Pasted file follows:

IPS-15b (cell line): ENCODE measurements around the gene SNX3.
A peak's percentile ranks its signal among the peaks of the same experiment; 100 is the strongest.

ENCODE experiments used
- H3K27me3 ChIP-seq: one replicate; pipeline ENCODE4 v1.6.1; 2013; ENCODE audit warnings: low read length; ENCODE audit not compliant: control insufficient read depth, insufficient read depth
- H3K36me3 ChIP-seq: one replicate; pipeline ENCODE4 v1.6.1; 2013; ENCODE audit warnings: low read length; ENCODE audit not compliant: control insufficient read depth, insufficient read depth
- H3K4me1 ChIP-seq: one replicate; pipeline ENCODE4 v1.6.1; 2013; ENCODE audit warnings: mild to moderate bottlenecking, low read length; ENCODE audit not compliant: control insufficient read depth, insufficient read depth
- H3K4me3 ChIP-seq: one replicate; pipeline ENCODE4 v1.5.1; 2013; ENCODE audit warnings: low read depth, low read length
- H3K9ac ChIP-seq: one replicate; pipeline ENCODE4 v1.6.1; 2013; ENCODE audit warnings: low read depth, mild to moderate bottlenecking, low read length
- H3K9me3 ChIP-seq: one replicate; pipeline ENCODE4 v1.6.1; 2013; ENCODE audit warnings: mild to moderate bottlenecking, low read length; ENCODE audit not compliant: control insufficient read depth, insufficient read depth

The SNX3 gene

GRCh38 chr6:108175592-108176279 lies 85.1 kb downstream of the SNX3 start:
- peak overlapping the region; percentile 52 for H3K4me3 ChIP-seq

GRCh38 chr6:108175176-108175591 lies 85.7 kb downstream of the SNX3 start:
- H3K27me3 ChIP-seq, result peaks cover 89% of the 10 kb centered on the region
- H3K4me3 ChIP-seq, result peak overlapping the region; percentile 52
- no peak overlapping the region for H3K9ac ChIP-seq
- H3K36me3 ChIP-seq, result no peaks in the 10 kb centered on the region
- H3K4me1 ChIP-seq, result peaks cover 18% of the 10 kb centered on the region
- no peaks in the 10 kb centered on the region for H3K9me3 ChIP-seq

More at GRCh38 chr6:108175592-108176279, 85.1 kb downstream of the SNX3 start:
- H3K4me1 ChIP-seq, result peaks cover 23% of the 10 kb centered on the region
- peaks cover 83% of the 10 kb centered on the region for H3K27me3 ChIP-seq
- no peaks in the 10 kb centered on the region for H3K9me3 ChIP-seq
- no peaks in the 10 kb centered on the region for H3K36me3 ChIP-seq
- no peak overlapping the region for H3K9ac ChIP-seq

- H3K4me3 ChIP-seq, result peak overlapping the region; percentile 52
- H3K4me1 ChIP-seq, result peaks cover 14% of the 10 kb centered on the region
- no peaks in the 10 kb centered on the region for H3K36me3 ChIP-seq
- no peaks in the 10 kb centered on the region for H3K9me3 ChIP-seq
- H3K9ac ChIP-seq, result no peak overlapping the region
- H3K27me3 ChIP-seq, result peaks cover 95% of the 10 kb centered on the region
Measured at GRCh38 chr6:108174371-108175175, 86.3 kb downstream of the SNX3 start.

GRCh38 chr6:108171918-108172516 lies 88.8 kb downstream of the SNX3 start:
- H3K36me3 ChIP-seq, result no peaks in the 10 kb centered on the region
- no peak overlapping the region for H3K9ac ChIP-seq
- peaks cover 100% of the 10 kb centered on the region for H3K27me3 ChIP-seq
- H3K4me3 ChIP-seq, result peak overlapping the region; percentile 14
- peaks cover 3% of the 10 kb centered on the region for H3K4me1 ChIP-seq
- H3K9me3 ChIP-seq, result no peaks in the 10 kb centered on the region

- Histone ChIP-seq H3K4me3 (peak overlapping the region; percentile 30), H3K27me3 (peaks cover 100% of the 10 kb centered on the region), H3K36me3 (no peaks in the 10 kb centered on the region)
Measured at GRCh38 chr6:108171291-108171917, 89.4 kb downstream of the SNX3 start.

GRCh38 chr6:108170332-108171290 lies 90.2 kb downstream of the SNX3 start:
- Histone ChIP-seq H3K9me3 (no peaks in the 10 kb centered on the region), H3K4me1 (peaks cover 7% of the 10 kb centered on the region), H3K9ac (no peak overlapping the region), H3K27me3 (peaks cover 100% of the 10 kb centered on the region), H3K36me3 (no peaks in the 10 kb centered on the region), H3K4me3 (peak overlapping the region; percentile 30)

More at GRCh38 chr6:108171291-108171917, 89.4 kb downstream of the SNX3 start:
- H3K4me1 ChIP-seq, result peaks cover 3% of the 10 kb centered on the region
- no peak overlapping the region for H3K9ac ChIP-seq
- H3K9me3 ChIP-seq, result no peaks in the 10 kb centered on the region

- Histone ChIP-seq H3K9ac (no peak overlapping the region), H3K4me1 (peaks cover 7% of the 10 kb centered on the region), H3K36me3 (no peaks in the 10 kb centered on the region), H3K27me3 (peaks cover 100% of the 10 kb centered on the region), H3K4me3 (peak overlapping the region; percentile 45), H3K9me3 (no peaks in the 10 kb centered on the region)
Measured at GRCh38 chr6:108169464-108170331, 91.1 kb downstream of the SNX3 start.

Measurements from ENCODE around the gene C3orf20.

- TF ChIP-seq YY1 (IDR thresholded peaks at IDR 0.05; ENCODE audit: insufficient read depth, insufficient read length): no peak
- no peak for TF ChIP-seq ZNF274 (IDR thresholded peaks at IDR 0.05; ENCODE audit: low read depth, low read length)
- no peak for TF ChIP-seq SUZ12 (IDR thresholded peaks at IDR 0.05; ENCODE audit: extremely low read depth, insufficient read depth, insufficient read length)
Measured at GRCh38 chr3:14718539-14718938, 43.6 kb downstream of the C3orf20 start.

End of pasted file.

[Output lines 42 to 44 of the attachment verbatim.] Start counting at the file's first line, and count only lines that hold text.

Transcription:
GRCh38 chr6:108170332-108171290 lies 90.2 kb downstream of the SNX3 start:
- Histone ChIP-seq H3K9me3 (no peaks in the 10 kb centered on the region), H3K4me1 (peaks cover 7% of the 10 kb centered on the region), H3K9ac (no peak overlapping the region), H3K27me3 (peaks cover 100% of the 10 kb centered on the region), H3K36me3 (no peaks in the 10 kb centered on the region), H3K4me3 (peak overlapping the region; percentile 30)

More at GRCh38 chr6:108171291-108171917, 89.4 kb downstream of the SNX3 start: